Murkowski Questions Legality of Guantanamo Release
Senator Seeks Independent Inquiry into Bergdahl Deal, Pentagon’s Role
Senator Lisa Murkowski and a number of her U.S. Senate colleagues are asking the Government Accountability Office (GAO) to look into the negotiations of the Department of Defense that resulted in the release of five high-ranking Taliban officials.
Under the rule of law, in the 2014 National Defense Authorization Act, the Secretary of Defense is required to consult with, or at a minimum notify, Congress at least 30 days in advance of any transfer or release of Guantanamo inmates. The 2014 NDAA blocks the funding of any such release efforts that don’t comply with the law.
In a letter to the head of the GAO (attached), Senator Murkowski and her colleagues seek an independent and objective analysis of how this agreement was reached, to look into whether federal laws were broken through the release of the five Taliban members to the Government of Qatar.
The letter reads:
We are writing to request your legal opinion regarding whether the Department of Defense (DOD) incurred obligations in violation of section 8111 of the Consolidated Appropriations Act, 2014 with regard to the transfer of five individuals from Guantanamo Bay, Cuba, to the nation of Qatar.
As was recently made public, five individuals being held at Guantanamo Bay, Cuba, were transferred to Qatar. Section 1035 of the National Defense Authorization Act for Fiscal Year 2014 permits the Secretary of Defense to transfer or release individuals detained at Guantanamo, provided he makes certain determinations. Section 1035(d) requires the Secretary of Defense to notify the appropriate committees of Congress not later than 30 days before the transfer or release of such individuals. Moreover, section 8111 of the Consolidated Appropriations Act, 2014 provides:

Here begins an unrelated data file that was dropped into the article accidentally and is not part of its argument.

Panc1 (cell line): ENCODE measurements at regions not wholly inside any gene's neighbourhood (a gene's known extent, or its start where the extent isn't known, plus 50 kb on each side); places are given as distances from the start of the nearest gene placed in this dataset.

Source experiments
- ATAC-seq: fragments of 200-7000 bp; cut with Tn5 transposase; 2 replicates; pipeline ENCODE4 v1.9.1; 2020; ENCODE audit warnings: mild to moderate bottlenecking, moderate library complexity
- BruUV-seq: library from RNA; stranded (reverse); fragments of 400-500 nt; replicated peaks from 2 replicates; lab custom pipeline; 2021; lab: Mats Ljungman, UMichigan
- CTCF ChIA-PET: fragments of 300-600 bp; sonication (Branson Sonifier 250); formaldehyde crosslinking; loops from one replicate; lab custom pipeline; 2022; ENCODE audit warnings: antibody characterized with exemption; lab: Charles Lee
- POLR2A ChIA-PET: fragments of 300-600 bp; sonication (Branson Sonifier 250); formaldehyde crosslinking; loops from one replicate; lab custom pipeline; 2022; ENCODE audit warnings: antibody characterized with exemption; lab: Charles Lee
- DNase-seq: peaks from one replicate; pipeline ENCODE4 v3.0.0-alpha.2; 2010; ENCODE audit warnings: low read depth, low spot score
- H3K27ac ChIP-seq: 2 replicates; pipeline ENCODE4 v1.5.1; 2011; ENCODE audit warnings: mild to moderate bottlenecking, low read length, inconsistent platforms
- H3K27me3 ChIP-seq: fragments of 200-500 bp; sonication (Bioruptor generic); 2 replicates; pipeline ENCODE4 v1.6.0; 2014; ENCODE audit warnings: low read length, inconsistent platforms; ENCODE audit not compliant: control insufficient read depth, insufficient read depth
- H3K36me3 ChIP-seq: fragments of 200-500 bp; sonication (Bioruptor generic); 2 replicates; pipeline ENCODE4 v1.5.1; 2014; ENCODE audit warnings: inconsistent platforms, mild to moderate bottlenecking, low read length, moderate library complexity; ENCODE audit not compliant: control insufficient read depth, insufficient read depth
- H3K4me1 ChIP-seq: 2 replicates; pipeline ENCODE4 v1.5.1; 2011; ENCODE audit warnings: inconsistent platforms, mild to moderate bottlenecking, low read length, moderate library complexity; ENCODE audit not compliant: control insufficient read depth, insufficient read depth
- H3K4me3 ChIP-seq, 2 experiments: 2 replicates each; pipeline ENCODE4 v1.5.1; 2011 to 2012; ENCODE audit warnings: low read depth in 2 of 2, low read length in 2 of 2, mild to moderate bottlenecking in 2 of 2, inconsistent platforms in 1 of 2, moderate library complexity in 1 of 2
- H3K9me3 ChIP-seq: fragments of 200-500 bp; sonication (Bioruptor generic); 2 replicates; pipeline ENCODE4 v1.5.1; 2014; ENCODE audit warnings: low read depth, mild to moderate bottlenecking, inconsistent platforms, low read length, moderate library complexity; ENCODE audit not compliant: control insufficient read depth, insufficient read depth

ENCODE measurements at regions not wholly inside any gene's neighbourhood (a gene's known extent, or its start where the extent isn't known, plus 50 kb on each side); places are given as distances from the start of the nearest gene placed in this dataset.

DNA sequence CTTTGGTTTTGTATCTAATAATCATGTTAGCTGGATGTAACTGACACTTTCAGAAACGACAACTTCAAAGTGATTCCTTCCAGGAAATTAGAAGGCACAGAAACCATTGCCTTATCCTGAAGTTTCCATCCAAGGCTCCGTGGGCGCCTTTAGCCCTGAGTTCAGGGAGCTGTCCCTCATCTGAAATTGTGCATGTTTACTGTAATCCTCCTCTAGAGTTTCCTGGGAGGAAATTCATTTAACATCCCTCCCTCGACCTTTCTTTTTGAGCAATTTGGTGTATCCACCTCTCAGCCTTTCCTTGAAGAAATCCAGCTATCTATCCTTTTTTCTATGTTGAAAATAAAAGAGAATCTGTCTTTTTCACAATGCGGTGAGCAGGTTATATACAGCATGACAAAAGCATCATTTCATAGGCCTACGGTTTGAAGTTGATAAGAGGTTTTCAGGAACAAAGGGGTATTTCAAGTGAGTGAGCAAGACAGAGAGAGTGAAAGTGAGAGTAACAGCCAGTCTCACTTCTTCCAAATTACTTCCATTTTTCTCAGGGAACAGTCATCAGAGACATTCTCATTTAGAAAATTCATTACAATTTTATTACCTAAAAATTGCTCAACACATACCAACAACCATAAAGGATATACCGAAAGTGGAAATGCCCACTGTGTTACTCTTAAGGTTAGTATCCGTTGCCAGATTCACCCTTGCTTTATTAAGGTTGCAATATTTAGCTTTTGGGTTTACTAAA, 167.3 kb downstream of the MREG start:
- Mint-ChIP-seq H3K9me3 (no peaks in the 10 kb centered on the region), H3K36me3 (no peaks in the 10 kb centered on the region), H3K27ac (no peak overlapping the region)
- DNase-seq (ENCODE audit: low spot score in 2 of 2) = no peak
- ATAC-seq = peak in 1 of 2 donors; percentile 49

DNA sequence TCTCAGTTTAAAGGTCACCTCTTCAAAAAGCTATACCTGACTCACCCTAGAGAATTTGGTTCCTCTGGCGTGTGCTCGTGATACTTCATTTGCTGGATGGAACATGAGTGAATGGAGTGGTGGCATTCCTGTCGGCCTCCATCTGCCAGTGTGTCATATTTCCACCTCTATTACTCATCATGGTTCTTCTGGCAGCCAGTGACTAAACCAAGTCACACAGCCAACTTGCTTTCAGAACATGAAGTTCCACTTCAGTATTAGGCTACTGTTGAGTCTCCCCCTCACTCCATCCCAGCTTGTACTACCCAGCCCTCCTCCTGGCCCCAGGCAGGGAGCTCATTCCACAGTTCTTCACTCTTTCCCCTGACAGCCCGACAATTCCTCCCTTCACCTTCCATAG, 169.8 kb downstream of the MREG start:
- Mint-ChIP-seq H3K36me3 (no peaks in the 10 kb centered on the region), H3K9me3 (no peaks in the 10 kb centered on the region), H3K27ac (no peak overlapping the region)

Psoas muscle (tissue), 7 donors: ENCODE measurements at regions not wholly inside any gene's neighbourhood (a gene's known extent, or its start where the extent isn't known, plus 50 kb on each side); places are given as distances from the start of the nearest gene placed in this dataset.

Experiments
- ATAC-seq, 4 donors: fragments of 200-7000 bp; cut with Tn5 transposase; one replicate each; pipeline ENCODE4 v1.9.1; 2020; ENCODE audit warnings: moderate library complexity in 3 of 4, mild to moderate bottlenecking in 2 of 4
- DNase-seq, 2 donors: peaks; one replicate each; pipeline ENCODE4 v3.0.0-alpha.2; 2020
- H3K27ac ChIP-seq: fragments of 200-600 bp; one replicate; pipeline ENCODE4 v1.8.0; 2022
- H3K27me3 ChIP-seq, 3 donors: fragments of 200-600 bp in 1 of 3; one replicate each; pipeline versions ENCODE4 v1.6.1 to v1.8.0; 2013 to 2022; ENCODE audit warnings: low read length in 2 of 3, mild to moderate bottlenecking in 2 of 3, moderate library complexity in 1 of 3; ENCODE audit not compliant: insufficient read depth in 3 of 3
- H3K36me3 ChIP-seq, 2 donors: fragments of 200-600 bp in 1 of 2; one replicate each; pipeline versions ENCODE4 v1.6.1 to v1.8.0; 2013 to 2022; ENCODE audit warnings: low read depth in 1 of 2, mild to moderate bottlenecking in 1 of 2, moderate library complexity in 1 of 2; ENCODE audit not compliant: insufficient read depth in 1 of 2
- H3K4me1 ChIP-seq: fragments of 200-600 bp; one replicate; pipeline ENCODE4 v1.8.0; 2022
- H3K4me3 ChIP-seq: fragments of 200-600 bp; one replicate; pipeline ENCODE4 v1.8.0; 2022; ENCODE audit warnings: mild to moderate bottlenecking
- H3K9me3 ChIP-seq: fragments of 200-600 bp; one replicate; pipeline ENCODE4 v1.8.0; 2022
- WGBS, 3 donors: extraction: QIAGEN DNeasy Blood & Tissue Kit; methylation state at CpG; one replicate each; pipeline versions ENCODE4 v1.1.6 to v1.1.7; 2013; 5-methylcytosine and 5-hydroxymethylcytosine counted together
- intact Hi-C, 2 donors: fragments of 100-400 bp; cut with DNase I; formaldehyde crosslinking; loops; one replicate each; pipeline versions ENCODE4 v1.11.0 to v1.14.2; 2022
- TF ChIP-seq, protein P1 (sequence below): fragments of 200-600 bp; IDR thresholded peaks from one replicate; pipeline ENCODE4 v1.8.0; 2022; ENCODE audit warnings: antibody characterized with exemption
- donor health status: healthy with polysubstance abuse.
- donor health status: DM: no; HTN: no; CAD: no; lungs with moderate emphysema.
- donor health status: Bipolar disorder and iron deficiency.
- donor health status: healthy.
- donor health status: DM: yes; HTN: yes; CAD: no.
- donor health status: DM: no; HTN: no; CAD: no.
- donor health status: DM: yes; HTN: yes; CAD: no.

“[N]one of the funds appropriated or otherwise made available in this Act may be used to transfer any individual detained at United States Naval Station Guantánamo Bay, Cuba to the custody or control of the individual’s country of origin, any other foreign country, or any other foreign entity except in accordance with section 1035 of the National Defense Authorization Act for Fiscal Year 2014.”
Pub. L. No. 113-76, div. C, title VIII, § 8111, 128 Stat. 5, 131 (Jan. 17, 2014).
Given that the Secretary of Defense failed to provide the statutorily-required 30?day notice under section 1035, we request your legal opinion regarding whether such a failure constitutes a violation of section 8111’s prohibition on the use of appropriated funds for transfers not made in accordance with section 1035. If, indeed, DOD’s obligation of appropriated funds runs afoul of section 8111, we also seek your legal opinion as to whether DOD has violated the Antideficiency Act.
Joining Senator Murkowski in signing this letter are Senators Lamar Alexander (R-TN), Roy Blunt (R-MO), Dan Coats (R-IN), Thad Cochran (R-MS), Susan Collins (R-ME), Lindsey Graham (R-SC), Mitch McConnell R-(KY) and Richard Shelby (R-AL).